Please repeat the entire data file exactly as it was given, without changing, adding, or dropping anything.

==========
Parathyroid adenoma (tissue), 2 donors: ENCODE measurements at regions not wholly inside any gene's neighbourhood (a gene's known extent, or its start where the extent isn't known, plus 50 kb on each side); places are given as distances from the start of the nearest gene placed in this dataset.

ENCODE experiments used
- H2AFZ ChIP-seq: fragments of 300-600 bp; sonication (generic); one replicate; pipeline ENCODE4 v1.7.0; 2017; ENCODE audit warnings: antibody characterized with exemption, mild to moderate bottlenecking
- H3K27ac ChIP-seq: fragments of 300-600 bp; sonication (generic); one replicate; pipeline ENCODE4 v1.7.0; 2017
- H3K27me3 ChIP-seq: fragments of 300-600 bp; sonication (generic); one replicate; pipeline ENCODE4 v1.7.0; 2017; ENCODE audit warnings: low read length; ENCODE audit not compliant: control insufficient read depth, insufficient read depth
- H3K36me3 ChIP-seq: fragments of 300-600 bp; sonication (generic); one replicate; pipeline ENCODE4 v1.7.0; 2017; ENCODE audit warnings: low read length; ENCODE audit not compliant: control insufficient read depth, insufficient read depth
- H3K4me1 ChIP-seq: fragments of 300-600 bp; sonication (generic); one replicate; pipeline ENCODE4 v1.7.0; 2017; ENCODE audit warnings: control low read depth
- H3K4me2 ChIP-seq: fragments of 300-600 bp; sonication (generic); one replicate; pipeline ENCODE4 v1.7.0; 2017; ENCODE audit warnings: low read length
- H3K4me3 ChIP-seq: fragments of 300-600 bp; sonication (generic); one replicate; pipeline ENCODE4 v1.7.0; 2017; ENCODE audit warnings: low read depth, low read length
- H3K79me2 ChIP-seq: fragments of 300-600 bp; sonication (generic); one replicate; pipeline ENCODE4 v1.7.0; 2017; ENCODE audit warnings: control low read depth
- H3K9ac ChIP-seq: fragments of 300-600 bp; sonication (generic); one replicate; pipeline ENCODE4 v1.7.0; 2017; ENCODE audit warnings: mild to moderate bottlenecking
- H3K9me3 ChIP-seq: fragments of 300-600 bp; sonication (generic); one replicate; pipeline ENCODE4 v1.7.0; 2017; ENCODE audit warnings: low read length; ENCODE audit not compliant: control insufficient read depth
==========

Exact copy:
Parathyroid adenoma (tissue), 2 donors: ENCODE measurements at regions not wholly inside any gene's neighbourhood (a gene's known extent, or its start where the extent isn't known, plus 50 kb on each side); places are given as distances from the start of the nearest gene placed in this dataset.

ENCODE experiments used
- H2AFZ ChIP-seq: fragments of 300-600 bp; sonication (generic); one replicate; pipeline ENCODE4 v1.7.0; 2017; ENCODE audit warnings: antibody characterized with exemption, mild to moderate bottlenecking
- H3K27ac ChIP-seq: fragments of 300-600 bp; sonication (generic); one replicate; pipeline ENCODE4 v1.7.0; 2017
- H3K27me3 ChIP-seq: fragments of 300-600 bp; sonication (generic); one replicate; pipeline ENCODE4 v1.7.0; 2017; ENCODE audit warnings: low read length; ENCODE audit not compliant: control insufficient read depth, insufficient read depth
- H3K36me3 ChIP-seq: fragments of 300-600 bp; sonication (generic); one replicate; pipeline ENCODE4 v1.7.0; 2017; ENCODE audit warnings: low read length; ENCODE audit not compliant: control insufficient read depth, insufficient read depth
- H3K4me1 ChIP-seq: fragments of 300-600 bp; sonication (generic); one replicate; pipeline ENCODE4 v1.7.0; 2017; ENCODE audit warnings: control low read depth
- H3K4me2 ChIP-seq: fragments of 300-600 bp; sonication (generic); one replicate; pipeline ENCODE4 v1.7.0; 2017; ENCODE audit warnings: low read length
- H3K4me3 ChIP-seq: fragments of 300-600 bp; sonication (generic); one replicate; pipeline ENCODE4 v1.7.0; 2017; ENCODE audit warnings: low read depth, low read length
- H3K79me2 ChIP-seq: fragments of 300-600 bp; sonication (generic); one replicate; pipeline ENCODE4 v1.7.0; 2017; ENCODE audit warnings: control low read depth
- H3K9ac ChIP-seq: fragments of 300-600 bp; sonication (generic); one replicate; pipeline ENCODE4 v1.7.0; 2017; ENCODE audit warnings: mild to moderate bottlenecking
- H3K9me3 ChIP-seq: fragments of 300-600 bp; sonication (generic); one replicate; pipeline ENCODE4 v1.7.0; 2017; ENCODE audit warnings: low read length; ENCODE audit not compliant: control insufficient read depth